WaterSchool has won the Dutch Design Award 2022 in the category Design Research.
The jury report: “WaterSchool M4H+ is a research project that absolutely excels: a textbook example of how design research can play an educational role. Studio Makkink & Bey shows how, with a large group of designers and thinkers, you can analyse, understand, and experience an urgent theme like water use in all kinds of ways. Makkink & Bey are always and everywhere generous in sharing their knowledge and self-learning capabilities. This studio has been operating at the forefront of research by design for years and, with Waterschool M4H+, addresses a relevant topic in an open and exemplary way, which also has a substantial effect due to its longevity.”
“WATERSCHOOL M4H+ is a convincing project that tackles an extremely urgent and complex subject. Studio Makkink & Bey is involved in every aspect of the design and knows how to involve the right partners as well as a large number of young makers. WATERSCHOOL M4H+ gives shape to the principle of ‘learning by doing’. Studio Makkink & Bey takes on a whole range of roles; from planner, architect and designer to curator, mediator and moderator. The result is a clear set-up, multifaceted and well-presented research, and a wide scope for this comprehensive project that hits home on all levels.”
Thank you to all designers, architects and artists who collaborated with us!
The WaterSchool, a self-initiated project of Studio Makkink & Bey (smb), is a speculative school designed and organised around water as an essential material, subject and social and political phenomenon.
It proposes rethinking of the economic and infrastructural model of education. WaterSchool is displayed in working exhibitions around the globe, meanwhile building a curriculum for the subjects to be taught (education) and constructing all spaces needed separately (architecture).
WaterSchool proposes a rethinking of the economic and infrastructural model of education: this school could produce everything it needs to function onsite through small-scale industrial collaborations with selected designers/artists.
Within the framework of exhibitions, Studio Makkink & Bey acts as a curator, inviting upcoming artists/designers to present their work in thematic exhibitions and series of lectures. Through uniting works within a speculative framework, Studio Makkink & Bey hints towards a future in which art and design are more integrated into education and life in general. In the exhibitions, projects are categorised according to themes, being Clean, Grow, Harvest, Make, Build and Document. Each of these themes pertains to a broader context and water-related issue, as well as a space and an act.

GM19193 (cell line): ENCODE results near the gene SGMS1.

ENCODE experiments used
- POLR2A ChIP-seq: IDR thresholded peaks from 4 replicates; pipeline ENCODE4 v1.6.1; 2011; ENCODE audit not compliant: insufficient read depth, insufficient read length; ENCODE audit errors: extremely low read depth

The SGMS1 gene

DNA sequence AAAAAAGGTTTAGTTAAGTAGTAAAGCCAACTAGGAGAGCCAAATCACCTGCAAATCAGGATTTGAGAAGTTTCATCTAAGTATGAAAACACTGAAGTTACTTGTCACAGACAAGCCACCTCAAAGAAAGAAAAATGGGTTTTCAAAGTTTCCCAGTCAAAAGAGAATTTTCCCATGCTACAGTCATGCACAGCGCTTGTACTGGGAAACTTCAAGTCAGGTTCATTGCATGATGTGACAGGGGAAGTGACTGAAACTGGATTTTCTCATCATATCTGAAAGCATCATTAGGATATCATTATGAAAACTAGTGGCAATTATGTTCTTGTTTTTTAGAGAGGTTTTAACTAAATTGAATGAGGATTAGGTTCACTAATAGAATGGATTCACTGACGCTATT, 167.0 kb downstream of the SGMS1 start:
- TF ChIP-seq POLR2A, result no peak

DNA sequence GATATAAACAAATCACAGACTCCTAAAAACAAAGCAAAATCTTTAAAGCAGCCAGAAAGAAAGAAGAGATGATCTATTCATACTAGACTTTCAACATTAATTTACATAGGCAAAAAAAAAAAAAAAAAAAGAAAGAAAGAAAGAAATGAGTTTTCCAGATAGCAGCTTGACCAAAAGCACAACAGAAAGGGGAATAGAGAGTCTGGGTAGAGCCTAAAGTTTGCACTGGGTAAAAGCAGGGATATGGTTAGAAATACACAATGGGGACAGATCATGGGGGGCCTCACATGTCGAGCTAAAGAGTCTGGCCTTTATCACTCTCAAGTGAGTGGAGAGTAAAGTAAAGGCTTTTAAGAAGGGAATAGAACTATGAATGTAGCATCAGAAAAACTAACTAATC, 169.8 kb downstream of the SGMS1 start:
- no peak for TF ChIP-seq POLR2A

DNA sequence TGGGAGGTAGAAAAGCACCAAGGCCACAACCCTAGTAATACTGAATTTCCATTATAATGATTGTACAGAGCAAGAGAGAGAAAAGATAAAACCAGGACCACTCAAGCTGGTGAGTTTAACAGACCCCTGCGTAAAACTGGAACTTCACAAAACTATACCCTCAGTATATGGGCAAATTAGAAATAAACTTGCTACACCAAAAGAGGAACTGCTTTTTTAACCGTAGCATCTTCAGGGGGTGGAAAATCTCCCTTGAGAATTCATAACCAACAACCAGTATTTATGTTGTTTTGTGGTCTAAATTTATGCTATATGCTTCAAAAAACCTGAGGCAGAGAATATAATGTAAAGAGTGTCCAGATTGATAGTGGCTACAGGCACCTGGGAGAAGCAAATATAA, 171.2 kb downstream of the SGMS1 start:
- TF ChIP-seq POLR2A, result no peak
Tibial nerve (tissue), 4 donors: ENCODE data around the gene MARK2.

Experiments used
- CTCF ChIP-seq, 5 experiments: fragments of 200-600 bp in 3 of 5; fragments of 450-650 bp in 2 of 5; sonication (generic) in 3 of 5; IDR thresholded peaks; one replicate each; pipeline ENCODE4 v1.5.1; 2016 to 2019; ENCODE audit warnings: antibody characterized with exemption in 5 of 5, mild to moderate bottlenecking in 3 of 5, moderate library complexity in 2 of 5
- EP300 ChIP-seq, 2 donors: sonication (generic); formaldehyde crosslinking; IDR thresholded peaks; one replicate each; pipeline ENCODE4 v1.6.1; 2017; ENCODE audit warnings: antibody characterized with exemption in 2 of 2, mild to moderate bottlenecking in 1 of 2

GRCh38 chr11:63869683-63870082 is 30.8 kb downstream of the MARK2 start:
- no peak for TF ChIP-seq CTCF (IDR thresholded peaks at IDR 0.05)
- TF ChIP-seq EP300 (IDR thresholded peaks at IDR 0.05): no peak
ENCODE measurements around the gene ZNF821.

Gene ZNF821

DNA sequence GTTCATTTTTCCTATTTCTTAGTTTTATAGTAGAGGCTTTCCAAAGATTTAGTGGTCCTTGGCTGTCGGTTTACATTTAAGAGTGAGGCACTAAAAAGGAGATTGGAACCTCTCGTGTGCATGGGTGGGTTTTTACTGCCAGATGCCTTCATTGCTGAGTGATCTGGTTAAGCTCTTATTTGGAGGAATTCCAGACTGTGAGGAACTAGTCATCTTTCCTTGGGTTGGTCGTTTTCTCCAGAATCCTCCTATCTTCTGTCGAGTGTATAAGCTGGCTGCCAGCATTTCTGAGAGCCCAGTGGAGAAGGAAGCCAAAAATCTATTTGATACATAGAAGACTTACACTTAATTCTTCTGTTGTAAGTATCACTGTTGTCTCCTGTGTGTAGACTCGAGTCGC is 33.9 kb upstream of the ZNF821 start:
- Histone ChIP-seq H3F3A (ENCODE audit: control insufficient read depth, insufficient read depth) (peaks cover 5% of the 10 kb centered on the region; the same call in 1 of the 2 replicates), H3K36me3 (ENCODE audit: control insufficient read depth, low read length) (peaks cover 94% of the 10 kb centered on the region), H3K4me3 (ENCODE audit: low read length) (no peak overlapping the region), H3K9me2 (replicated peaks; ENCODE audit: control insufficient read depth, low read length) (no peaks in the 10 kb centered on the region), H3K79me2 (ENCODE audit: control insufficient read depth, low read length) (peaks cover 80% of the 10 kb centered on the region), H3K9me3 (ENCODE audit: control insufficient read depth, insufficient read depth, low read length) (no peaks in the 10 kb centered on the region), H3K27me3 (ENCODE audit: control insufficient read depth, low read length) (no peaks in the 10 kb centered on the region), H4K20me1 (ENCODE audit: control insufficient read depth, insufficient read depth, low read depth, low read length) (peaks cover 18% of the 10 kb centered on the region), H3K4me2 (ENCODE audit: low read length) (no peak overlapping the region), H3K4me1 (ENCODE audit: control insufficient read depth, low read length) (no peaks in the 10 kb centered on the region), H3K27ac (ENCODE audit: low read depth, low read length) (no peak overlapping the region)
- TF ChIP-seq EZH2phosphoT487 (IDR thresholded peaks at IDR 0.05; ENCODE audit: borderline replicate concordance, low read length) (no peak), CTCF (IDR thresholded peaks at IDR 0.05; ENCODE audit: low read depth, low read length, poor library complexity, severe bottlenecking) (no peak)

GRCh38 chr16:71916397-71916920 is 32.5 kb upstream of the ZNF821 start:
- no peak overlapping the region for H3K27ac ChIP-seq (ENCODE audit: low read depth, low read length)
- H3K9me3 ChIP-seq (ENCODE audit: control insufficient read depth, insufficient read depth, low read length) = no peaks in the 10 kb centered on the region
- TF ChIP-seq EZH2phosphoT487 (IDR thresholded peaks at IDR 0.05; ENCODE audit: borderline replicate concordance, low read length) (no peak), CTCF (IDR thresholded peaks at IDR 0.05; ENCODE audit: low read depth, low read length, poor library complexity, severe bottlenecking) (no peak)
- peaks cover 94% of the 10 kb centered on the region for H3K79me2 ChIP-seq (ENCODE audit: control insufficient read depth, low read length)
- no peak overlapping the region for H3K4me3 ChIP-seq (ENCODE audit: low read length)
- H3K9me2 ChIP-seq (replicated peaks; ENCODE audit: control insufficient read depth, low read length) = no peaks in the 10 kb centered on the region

WaterSchool can be displayed in various ways such as working exhibitions and temporary knowledge centres, pairing the exhibition with lecture series and designers in residence. On a smaller scale, they present fragments of the WaterSchool, bring works together within settings connected to education and the classroom. Earlier iterations of the WaterSchool exhibition series include a working exhibition and lecture series during the International Architecture Biennale Rotterdam in 2018, and a presentation at the Istanbul Design Biennal in 2018.
Studio Makkink & Bey proposes to thematically position the curriculum of the WaterSchool, directing all efforts towards studying water and analysing how it links to all subjects taught at school.
This was first explored in the exhibition presented at the Istanbul Design Biennial, where works by selected designers and artists were categorised according to the subjects taught at Turkish primary schools. Also included in the exhibition were fictional texts written by imaginary pupils inhabiting this future WaterSchool, which provided visitors with an insight into how these works related to the subjects taught and how they could be integrated within everyday lessons.
Parallel to this speculative approach, Studio Makkink & Bey is working hands-on in collaboration with several educational institutes in the Netherlands – integrating artists and designers into their curriculums. The aim is to develop both a system on how to incorporate them, as well as an archive of designers/artists who are willing to work with education, with the purpose of confronting pupils with alternative and unconventional approaches to topics and subjects.
United by a common idea and led by Studio Makkink & Bey, the local community invites artists and emerging designers to construct the entirety of the WaterSchool collectively. In this way, the school and its building site become both a Learning Landscape and a Production Landscape, aiding students in developing an alternative relationship with water, as well as engaging them and the local community practically in constructing a real-life example of a more sustainable future.
As opposed to conventional architecture, Studio Makkink & Bey herein proposes to first construct all spaces separately on the plot: the Sanitary, the Garden, the Kitchen, the Workshop and the Library. When all of them are built, all functions are unified within one building through the construction of walls. In this process, the WaterSchool can decide to make several of the functions and spaces semi-public, allowing for the neighbourhood to use them whenever the school doesn’t feel the urge to do so. In this way, both community and school become connected and intertwined, maximising the impact of the WaterSchool.